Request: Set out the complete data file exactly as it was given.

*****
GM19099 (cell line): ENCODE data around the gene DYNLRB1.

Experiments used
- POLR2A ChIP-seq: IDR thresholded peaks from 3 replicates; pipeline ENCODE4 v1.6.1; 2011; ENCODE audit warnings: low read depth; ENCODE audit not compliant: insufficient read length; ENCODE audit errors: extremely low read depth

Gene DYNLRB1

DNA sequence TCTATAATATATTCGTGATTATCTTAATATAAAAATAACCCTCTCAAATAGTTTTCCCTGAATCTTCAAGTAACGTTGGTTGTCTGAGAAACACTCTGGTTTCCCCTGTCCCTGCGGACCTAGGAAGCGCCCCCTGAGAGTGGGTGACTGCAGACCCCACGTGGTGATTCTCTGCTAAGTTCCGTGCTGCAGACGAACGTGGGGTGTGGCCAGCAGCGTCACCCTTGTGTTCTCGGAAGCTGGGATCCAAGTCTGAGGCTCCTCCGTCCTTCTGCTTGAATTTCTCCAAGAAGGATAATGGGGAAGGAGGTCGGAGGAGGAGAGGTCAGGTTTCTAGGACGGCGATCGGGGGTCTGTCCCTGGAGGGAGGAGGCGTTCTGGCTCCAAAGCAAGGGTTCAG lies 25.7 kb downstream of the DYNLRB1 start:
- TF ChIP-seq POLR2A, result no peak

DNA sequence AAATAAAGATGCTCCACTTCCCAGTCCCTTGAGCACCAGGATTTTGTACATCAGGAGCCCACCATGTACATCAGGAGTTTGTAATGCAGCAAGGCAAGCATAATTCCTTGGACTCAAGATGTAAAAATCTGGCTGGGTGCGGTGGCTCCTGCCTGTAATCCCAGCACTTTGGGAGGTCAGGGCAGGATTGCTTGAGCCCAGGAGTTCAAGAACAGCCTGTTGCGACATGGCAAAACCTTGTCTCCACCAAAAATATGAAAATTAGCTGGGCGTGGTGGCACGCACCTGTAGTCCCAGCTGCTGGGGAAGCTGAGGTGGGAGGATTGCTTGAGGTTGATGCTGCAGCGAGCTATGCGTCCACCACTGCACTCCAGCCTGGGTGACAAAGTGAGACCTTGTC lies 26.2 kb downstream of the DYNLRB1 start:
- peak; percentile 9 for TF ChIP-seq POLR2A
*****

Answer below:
GM19099 (cell line): ENCODE data around the gene DYNLRB1.

Experiments used
- POLR2A ChIP-seq: IDR thresholded peaks from 3 replicates; pipeline ENCODE4 v1.6.1; 2011; ENCODE audit warnings: low read depth; ENCODE audit not compliant: insufficient read length; ENCODE audit errors: extremely low read depth

Gene DYNLRB1

DNA sequence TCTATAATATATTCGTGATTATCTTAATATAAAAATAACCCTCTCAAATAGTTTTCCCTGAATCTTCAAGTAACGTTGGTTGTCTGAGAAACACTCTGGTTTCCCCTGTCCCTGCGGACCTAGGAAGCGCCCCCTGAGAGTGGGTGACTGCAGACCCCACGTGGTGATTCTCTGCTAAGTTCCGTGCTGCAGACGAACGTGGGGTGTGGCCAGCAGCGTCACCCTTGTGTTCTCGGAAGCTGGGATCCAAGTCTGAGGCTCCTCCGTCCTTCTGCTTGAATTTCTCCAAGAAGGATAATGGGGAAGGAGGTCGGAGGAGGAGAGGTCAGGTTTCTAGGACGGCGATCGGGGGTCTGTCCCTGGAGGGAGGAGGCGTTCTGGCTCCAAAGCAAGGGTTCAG lies 25.7 kb downstream of the DYNLRB1 start:
- TF ChIP-seq POLR2A, result no peak

DNA sequence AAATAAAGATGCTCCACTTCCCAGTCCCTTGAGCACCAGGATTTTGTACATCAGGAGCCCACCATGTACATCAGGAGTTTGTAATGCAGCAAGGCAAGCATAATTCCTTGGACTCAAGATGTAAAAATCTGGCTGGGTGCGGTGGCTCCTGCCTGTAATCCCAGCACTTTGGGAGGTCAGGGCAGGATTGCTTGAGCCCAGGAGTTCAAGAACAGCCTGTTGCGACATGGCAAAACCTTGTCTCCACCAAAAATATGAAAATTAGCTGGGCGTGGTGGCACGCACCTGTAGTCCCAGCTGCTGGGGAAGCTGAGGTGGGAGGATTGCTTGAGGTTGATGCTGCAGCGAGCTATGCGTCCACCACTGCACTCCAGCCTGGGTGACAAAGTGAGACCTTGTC lies 26.2 kb downstream of the DYNLRB1 start:
- peak; percentile 9 for TF ChIP-seq POLR2A